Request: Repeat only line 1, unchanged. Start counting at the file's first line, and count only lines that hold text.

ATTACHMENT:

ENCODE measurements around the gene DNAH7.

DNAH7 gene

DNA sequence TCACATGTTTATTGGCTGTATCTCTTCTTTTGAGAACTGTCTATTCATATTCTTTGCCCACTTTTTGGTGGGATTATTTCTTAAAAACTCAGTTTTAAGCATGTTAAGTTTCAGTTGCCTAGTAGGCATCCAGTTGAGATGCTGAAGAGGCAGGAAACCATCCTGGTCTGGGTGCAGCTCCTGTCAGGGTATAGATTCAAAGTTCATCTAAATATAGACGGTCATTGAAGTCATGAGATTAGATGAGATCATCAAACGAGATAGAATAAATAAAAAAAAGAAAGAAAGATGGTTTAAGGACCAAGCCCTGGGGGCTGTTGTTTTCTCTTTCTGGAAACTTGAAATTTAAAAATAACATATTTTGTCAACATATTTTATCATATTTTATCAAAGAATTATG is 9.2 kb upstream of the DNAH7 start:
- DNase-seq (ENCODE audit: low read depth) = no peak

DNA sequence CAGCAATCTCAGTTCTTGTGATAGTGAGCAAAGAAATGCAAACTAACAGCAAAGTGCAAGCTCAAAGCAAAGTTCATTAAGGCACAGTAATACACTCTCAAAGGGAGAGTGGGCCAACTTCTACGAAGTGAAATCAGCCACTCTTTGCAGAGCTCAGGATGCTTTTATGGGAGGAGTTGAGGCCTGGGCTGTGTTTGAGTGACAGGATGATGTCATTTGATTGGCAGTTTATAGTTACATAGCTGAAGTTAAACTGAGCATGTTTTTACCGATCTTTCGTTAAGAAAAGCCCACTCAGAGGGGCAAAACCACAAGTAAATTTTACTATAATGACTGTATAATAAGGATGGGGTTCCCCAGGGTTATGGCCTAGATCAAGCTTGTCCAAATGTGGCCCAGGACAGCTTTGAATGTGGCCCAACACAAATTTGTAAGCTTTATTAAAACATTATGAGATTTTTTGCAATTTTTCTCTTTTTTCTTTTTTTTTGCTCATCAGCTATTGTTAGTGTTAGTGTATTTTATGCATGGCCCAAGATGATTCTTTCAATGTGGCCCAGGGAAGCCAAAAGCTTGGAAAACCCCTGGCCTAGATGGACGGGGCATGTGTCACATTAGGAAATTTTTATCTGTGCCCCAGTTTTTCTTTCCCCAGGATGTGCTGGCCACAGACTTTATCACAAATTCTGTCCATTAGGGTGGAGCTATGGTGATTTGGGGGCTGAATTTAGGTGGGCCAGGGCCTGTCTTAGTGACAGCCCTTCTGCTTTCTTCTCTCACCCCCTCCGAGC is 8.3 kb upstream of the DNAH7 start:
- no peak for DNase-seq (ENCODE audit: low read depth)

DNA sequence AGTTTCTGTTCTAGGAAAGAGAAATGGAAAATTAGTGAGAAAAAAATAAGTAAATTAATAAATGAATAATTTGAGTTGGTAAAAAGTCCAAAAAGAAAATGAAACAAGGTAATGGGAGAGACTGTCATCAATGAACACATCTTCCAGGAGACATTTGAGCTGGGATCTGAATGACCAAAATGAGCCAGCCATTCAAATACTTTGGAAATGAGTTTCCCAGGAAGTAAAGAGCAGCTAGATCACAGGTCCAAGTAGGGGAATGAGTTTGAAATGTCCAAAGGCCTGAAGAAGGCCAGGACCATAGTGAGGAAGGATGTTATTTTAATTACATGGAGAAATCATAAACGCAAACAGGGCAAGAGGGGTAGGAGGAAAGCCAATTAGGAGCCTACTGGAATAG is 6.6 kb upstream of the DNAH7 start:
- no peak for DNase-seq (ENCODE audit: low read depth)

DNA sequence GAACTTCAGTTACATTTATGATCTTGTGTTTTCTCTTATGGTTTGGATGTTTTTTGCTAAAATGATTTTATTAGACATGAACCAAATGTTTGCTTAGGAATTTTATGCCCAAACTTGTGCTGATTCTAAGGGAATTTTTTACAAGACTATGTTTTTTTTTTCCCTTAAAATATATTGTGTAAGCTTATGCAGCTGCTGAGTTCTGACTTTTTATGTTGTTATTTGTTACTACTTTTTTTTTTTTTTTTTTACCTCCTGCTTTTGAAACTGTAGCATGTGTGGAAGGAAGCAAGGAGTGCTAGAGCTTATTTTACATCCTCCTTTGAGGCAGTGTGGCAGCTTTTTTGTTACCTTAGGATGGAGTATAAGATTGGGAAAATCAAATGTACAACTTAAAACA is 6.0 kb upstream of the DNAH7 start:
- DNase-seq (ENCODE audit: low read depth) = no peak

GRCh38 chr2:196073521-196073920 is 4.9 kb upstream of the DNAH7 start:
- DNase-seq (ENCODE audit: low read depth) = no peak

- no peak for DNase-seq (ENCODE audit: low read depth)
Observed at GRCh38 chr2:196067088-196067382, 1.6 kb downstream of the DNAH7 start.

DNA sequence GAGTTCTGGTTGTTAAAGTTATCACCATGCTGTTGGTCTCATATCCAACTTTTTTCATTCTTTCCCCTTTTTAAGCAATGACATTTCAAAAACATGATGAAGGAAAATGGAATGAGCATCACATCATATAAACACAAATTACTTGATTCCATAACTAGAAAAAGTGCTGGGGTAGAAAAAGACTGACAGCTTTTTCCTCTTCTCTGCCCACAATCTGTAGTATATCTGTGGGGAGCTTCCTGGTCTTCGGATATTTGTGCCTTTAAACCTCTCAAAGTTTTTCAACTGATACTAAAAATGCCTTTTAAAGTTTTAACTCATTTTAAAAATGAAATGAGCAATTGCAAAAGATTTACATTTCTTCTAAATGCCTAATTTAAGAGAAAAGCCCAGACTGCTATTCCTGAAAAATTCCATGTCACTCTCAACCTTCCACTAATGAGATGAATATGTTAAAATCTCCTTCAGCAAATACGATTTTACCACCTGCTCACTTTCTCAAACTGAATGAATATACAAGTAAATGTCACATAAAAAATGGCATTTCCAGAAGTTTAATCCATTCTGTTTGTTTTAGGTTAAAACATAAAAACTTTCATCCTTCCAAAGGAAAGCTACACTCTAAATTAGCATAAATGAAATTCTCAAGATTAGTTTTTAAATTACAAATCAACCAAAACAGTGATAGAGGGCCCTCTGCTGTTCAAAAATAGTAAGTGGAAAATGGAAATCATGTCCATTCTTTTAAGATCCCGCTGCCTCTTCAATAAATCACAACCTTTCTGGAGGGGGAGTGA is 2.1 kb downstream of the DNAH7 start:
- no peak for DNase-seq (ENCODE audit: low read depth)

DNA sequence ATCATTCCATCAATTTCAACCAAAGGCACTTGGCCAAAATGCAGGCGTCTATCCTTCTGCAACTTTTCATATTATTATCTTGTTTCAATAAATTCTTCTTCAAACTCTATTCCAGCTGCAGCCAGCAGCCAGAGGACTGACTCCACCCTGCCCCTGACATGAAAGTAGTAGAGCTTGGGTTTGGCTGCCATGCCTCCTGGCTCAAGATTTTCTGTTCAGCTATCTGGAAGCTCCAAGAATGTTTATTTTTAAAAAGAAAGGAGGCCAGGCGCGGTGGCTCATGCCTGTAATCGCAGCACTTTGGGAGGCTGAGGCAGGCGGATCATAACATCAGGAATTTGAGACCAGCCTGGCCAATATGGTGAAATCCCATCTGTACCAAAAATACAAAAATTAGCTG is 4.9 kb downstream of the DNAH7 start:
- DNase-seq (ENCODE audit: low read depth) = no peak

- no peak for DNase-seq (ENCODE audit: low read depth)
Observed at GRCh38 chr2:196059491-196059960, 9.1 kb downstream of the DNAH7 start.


ENCODE measurements around the gene DNAH7.